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Dear Dr. Don, My wife and I would very much appreciate if you could provide a prescription for our portfolio, which has been beaten down in 2000. The money in our portfolio, in varying degrees, will be used to fund three very different goals. They are: We would also welcome any comments you may have on how we can best optimize our use of capital. We are in a dilemma over how much we should put down on the house and cars vs. how much we should keep invested. Ideally, we would like to keep between $75,000 and $100,000 invested for the mid- and long term. Background Information: I am 33 years old and my wife is 28. We are both living and working in Sydney. I am a U.S. citizen and my wife is Australian. I make approximately $89,000 in U.S. dollars per year (not including cash and stock bonuses, which historically have been between 15%-20% of my salary, plus stock options). My wife makes the equivalent of approximately $35,000 in U.S. dollars. We plan to move back to the U.S. in the next 3-6 months. I will have employment with my current employer; my wife will be seeking employment. We have no kids. My 401(k) retirement assets are slightly in excess of $45,000. I also have approximately $6,500 in an employer-sponsored international superannuation plan. Both plans are 100% invested in diversified equity funds. I have no Roth or traditional IRAs. I cannot contribute to a 401(k) in the U.S. I have opted to not contribute money to my superannuation plan in Australia. My Australian employer contributes some money on my behalf to the plan. We have no debts, other than small amounts on our credit card, which we pay off in full every month. We have been saving between $3,000 and $4,000 a month. Thank you, RU

Short-term (3-6 months): home purchase down payment (of a home valued up to $300,000) and two used car purchases (combined total of no more than $25,000)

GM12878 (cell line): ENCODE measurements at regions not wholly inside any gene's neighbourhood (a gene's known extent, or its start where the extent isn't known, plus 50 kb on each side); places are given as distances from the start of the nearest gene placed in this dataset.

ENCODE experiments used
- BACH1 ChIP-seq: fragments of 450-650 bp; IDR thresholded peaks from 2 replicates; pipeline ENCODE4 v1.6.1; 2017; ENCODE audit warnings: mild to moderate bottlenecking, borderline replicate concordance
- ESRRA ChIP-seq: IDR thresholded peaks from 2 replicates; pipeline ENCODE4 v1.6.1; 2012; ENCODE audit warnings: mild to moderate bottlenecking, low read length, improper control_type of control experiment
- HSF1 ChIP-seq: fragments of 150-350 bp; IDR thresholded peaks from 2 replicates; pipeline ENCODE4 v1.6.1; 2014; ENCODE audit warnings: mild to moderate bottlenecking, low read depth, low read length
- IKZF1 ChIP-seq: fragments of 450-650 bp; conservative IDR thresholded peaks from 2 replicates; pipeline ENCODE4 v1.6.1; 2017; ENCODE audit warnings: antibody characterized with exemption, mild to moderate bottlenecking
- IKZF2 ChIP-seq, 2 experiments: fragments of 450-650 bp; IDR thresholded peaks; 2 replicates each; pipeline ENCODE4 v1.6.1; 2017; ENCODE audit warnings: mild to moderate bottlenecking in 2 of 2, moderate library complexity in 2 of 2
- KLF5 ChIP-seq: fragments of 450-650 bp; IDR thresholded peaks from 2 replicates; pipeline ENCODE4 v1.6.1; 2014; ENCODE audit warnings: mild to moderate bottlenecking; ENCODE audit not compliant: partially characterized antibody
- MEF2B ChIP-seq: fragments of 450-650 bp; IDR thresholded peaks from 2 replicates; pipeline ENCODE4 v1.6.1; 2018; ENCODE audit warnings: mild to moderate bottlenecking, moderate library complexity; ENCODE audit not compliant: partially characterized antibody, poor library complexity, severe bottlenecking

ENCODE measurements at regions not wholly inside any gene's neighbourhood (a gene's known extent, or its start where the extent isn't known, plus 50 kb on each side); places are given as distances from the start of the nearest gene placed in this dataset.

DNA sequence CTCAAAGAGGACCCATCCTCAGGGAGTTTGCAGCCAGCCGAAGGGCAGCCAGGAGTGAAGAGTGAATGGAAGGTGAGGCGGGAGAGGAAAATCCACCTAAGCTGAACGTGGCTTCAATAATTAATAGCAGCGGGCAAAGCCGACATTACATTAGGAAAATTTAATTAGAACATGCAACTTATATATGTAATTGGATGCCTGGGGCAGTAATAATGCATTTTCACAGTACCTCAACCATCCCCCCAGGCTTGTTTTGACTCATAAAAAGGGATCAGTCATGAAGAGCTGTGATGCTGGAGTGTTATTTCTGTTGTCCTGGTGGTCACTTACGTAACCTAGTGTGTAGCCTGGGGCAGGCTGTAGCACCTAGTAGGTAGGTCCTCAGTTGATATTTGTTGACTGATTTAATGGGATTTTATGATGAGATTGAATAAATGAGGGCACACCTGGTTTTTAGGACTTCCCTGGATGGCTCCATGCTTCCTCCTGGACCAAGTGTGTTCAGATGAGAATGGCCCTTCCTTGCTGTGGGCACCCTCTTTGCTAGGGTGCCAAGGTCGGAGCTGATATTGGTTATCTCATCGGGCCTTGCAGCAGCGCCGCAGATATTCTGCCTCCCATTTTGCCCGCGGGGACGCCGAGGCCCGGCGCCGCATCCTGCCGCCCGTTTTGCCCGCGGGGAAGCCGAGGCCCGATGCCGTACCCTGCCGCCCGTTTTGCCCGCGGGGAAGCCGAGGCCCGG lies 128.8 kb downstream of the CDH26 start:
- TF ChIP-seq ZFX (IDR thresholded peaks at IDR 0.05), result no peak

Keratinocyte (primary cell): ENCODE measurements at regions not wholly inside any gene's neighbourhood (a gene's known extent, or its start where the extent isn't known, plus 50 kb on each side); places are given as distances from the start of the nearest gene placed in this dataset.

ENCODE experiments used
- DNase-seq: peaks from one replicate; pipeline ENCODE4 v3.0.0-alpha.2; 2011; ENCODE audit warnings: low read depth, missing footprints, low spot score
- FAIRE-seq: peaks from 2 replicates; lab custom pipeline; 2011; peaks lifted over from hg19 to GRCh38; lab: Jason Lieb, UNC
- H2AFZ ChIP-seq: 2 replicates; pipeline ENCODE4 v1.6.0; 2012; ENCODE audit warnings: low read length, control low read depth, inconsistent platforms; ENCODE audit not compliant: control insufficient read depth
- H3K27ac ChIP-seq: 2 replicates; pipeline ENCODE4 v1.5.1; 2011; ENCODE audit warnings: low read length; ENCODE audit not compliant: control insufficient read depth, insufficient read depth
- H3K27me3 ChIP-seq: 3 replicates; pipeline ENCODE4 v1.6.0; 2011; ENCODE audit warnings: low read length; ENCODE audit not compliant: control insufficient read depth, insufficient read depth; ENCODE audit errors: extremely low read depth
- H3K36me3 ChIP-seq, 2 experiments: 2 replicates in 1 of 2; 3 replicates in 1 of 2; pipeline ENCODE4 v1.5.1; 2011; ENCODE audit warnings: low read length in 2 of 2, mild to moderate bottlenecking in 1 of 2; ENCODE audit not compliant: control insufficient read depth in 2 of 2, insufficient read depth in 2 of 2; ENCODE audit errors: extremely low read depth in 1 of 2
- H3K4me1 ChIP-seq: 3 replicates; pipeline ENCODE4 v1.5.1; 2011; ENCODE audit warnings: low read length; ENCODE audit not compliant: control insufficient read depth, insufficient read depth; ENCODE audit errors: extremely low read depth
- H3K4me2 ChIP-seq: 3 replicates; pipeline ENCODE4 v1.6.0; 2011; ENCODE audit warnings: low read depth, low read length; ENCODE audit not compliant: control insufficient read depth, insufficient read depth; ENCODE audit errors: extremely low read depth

Mid-term (19-25 years): God willing, finance the college educations of up to three children.

Long-term (25 years plus): retirement and purchase of a second (vacation) home in Sydney, Australia.


The nearer the goal, the less risk you should take on in the money you're investing for that goal. If you're buying a home in the next six months, that's reason enough to keep a healthy cash position. Putting aside $3,000-$4,000 every month will certainly add to that war chest. You didn't say where you'll be settling in the U.S., but I'll assume that you know the real estate market in that area well enough that your housing estimate is realistic.

Investing to pay for college educations of yet to be born children gives you a fairly long investment horizon. That's almost as long as your retirement investment horizon. For both goals, a mix of stocks and mutual funds makes sense.

You've got some big positions in individual companies. If you feel strongly about an industry's prospects, then own a sector fund for that industry. If you think that the company will outpace its peers, then own the stock. Ignoring your option positions for the moment, you've got 1/3 of your money in individual stocks. Add to that the 25% of your portfolio that you have invested in cash. I'd like to see you reduce your exposure to individual holdings.